Plastic is the main concern when it comes to waste pollution. The main reason plastic products are so popular is that it's convenient and cheap. Hence plastic use is universal and widespread. To eliminate or at least significantly reduce the number of plastic products by replacing them with more environmentally friendly materials like metal, glass, etc. is infeasible at this point, instead, introducing materials that have the same properties/convenience but are biodegradable would be the best option.
The problem with biodegradable plastic is that it's more difficult to make compared to ordinary one and the production is more costly. There's an (in)famous comparison that the cost of resources required to wash a single item of metal cutlery is higher than the cost for making a single item of plastic cutlery, therefore it's cheaper to use plastic cutlery and discard it afterwards. That's how cheap ordinary plastic is. However, we have a strong motivating factor in place - pollution and it's getting stronger and stronger, so investing time, money, and efforts into developing good quality biodegradable plastics should be our top priority.
The companies producing plastic products could be incentivized to replace them with biodegradable plastic. The companies making biodegradable plastic should be highly financed by the governments to perfect their products and make them as environmentally friendly and at the same time as convenient customer-wise as possible.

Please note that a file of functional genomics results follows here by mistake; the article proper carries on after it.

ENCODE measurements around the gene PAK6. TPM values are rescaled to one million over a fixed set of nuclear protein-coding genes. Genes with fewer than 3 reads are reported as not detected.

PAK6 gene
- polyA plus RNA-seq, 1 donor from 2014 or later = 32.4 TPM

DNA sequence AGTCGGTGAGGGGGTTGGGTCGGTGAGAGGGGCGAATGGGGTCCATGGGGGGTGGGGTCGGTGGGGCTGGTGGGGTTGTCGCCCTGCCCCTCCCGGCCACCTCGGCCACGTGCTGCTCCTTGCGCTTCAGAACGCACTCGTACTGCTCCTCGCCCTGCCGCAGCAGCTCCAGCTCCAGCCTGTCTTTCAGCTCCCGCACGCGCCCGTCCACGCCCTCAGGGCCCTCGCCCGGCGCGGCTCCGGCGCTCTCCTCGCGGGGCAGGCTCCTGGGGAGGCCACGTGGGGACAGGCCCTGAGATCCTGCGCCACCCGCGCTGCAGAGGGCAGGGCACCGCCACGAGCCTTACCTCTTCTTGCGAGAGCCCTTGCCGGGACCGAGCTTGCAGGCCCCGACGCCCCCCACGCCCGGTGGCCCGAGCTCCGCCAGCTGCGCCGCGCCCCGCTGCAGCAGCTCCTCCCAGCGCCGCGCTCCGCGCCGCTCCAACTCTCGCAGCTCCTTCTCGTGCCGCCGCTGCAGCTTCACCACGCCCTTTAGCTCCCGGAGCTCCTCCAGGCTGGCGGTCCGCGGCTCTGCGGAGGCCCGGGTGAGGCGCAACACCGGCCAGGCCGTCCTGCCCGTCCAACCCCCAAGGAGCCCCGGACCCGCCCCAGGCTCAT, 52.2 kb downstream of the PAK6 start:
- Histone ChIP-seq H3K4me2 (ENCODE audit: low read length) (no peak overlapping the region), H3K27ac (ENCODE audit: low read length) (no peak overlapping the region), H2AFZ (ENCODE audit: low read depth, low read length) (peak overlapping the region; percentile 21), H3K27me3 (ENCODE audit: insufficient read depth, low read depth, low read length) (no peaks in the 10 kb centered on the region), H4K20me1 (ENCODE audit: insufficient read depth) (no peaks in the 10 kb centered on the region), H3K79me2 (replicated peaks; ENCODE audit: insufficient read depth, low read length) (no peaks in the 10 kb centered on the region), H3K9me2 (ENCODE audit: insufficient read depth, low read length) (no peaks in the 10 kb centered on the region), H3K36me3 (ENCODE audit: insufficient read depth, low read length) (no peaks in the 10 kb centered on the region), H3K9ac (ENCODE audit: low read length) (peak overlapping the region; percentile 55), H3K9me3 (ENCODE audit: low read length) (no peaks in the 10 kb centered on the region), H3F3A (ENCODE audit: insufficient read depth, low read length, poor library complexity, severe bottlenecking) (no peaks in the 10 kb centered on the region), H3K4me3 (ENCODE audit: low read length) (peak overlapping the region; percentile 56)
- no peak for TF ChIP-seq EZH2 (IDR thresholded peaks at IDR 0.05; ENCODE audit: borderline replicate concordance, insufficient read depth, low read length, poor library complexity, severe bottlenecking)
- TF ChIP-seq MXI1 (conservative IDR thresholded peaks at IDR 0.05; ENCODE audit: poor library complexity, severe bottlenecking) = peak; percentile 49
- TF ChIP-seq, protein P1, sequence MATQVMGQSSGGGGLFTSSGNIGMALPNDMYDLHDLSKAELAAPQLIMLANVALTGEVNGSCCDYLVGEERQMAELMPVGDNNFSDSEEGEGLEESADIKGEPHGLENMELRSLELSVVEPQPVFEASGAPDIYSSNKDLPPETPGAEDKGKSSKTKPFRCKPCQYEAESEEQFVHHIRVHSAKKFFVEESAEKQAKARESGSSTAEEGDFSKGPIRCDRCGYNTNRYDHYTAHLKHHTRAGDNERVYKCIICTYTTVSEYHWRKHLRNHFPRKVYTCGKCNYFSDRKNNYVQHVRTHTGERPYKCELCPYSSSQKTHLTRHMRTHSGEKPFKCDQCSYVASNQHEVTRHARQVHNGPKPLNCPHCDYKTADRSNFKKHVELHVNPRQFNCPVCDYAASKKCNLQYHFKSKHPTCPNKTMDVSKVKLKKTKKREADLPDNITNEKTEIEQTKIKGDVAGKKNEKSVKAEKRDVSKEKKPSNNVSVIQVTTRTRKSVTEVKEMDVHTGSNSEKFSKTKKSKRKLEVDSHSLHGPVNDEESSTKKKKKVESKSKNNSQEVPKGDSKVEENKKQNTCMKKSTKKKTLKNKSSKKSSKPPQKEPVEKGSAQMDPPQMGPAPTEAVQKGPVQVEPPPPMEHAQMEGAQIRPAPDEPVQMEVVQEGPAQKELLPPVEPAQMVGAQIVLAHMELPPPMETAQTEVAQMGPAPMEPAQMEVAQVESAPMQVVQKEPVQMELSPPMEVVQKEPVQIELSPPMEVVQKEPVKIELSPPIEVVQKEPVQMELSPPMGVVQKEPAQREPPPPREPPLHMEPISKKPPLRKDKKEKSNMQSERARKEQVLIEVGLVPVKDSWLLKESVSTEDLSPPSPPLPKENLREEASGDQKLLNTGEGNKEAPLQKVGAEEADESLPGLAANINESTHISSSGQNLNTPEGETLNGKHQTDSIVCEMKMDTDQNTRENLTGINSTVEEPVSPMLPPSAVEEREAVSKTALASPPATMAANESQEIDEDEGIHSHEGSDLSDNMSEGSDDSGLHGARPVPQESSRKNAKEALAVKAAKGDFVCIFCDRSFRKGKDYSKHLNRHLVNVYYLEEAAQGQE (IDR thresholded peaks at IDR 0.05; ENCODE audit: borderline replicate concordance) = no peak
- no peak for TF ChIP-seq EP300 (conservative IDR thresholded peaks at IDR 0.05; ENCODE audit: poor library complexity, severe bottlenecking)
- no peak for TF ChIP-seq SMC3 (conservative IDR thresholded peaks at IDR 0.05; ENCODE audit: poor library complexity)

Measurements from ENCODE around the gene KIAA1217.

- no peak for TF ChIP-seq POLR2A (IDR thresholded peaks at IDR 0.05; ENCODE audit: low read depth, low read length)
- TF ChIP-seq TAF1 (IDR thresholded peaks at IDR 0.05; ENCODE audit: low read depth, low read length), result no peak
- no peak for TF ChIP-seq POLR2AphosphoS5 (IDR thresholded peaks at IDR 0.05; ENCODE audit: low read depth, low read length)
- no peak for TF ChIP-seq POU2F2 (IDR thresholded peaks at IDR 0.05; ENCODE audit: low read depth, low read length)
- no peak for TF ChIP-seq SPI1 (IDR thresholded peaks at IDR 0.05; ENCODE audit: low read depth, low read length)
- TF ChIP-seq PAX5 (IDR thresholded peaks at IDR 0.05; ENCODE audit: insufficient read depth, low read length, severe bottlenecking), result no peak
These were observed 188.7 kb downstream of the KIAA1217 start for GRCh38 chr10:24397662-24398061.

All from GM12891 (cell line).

The notion that biodegradable plastics are no better than ordinary ones because they don't fully biodegrade is misleading. It's true that most plastics labeled biodegradable today are not fully biodegradable, but biodegradable to an extent is still better than non-biodegradable at all. Thin polyethylene-like supermarket bags labeled "compostable" might be truly fully compostable, the level of compostability will depend on the type of the bag and the conditions that you'll compost them at. The products requiring thicker layers of plastic can be made from vegetable starch, those are usually around 70 percent biodegradable.
New technologies might soon make plastic fully biodegradable, recent scientific findings are promising in that regard, embedding enzymes that break down plastic into plastic products might be the key to creating a new generation of plastics with programmed biodegradation. Scientific discoveries can skyrocket when there's an urge and financial support from the government, covid vaccine development process is a good example of this.